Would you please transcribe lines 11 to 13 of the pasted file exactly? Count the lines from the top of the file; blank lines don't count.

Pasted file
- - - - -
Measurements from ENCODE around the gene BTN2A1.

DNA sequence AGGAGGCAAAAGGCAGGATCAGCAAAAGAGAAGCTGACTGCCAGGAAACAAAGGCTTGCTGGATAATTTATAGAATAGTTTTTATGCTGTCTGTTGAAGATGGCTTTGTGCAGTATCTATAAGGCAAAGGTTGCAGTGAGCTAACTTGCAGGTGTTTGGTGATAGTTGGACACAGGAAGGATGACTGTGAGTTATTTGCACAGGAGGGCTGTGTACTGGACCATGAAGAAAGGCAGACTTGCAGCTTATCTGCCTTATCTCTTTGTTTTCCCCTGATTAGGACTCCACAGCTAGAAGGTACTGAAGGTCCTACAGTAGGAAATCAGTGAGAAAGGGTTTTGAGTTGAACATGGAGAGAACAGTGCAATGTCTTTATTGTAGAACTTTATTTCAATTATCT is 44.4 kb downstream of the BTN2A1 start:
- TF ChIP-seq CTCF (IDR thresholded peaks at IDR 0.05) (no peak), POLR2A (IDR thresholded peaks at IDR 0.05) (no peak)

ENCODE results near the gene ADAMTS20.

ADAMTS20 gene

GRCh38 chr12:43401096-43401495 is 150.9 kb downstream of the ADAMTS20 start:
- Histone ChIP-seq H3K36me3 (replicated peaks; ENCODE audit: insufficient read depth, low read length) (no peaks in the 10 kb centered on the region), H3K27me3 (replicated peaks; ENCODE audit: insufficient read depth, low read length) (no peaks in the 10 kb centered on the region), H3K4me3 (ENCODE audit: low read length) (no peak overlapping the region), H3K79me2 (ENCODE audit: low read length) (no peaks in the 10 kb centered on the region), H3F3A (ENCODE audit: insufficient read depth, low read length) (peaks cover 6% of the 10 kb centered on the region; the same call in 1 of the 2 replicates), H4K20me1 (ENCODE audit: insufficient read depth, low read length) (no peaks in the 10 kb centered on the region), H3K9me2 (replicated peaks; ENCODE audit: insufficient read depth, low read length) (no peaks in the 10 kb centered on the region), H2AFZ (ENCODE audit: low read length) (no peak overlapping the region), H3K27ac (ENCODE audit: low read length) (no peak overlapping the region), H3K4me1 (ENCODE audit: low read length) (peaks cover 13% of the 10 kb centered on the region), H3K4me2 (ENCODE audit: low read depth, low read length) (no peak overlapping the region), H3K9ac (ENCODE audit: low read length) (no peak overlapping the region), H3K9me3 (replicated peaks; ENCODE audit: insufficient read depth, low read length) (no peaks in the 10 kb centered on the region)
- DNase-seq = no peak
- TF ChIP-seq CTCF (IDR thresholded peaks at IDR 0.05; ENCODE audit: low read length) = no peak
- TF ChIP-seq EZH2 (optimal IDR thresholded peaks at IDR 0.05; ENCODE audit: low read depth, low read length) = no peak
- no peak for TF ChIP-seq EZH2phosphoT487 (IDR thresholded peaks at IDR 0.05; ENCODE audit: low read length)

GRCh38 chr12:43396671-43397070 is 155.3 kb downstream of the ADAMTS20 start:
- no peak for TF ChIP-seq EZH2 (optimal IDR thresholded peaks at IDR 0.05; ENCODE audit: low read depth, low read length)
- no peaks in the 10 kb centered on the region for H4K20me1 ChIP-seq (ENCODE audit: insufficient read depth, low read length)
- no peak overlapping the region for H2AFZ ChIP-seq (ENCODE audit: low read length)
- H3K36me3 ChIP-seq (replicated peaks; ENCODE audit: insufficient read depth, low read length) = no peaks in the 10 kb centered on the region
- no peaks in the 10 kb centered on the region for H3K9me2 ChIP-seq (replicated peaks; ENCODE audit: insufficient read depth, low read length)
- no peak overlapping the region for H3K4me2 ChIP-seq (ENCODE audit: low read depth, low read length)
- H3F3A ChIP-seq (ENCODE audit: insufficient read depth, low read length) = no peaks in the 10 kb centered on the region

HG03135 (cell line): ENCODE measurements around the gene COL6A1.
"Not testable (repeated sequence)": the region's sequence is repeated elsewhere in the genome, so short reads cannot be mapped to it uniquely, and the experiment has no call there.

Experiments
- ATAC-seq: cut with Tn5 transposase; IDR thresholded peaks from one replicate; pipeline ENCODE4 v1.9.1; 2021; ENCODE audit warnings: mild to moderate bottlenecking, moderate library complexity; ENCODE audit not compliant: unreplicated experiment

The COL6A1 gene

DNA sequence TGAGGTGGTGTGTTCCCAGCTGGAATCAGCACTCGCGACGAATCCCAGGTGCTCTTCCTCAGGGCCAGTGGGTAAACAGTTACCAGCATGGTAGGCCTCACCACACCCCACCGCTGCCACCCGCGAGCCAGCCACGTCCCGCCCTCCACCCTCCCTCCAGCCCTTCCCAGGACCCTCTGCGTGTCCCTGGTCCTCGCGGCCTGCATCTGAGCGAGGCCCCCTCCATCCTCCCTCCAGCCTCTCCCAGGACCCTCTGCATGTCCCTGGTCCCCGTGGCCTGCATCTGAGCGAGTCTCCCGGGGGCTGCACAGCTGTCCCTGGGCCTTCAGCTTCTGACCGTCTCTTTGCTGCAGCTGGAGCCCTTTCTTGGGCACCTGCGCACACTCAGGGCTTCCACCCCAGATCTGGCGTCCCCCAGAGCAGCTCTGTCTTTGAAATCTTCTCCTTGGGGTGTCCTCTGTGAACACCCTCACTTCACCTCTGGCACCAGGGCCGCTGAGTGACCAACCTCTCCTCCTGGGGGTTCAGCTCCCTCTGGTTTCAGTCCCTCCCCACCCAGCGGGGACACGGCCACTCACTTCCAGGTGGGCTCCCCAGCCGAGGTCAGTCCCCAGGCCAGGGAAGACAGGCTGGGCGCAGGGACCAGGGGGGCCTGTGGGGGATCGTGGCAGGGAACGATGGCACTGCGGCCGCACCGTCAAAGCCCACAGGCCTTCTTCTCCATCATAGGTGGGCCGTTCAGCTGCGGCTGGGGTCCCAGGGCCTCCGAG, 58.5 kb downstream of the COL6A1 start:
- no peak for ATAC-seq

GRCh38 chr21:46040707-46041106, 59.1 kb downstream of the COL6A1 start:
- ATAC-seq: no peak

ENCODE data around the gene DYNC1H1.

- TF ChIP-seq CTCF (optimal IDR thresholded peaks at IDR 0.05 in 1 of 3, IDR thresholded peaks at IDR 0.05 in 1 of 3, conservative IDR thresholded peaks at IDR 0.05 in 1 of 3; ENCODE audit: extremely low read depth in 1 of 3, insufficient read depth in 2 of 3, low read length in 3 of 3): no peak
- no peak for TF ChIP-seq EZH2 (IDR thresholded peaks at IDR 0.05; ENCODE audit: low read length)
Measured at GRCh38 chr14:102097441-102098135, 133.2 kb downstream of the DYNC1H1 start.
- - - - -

- no peak for TF ChIP-seq EZH2phosphoT487 (IDR thresholded peaks at IDR 0.05; ENCODE audit: low read length)

GRCh38 chr12:43396671-43397070 is 155.3 kb downstream of the ADAMTS20 start:
- no peak for TF ChIP-seq EZH2 (optimal IDR thresholded peaks at IDR 0.05; ENCODE audit: low read depth, low read length)